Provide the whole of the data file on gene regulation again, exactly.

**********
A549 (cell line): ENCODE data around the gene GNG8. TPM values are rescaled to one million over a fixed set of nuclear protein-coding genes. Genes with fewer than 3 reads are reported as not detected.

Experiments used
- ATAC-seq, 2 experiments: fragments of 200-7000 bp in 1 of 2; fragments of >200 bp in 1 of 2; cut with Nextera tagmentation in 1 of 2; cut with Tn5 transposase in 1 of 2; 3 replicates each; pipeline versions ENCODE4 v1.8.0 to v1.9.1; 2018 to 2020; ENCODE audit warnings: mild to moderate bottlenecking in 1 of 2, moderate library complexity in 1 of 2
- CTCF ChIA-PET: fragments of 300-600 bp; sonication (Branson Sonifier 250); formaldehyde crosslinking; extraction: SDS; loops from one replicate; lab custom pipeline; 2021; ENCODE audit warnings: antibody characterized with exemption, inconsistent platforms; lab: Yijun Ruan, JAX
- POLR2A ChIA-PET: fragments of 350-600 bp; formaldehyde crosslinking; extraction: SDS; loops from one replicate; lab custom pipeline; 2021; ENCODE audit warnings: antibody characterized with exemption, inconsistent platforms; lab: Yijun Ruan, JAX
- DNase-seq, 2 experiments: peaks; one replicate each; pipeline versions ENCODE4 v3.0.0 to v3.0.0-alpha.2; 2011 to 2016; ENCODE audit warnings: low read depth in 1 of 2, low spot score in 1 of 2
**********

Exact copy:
A549 (cell line): ENCODE data around the gene GNG8. TPM values are rescaled to one million over a fixed set of nuclear protein-coding genes. Genes with fewer than 3 reads are reported as not detected.

Experiments used
- ATAC-seq, 2 experiments: fragments of 200-7000 bp in 1 of 2; fragments of >200 bp in 1 of 2; cut with Nextera tagmentation in 1 of 2; cut with Tn5 transposase in 1 of 2; 3 replicates each; pipeline versions ENCODE4 v1.8.0 to v1.9.1; 2018 to 2020; ENCODE audit warnings: mild to moderate bottlenecking in 1 of 2, moderate library complexity in 1 of 2
- CTCF ChIA-PET: fragments of 300-600 bp; sonication (Branson Sonifier 250); formaldehyde crosslinking; extraction: SDS; loops from one replicate; lab custom pipeline; 2021; ENCODE audit warnings: antibody characterized with exemption, inconsistent platforms; lab: Yijun Ruan, JAX
- POLR2A ChIA-PET: fragments of 350-600 bp; formaldehyde crosslinking; extraction: SDS; loops from one replicate; lab custom pipeline; 2021; ENCODE audit warnings: antibody characterized with exemption, inconsistent platforms; lab: Yijun Ruan, JAX
- DNase-seq, 2 experiments: peaks; one replicate each; pipeline versions ENCODE4 v3.0.0 to v3.0.0-alpha.2; 2011 to 2016; ENCODE audit warnings: low read depth in 1 of 2, low spot score in 1 of 2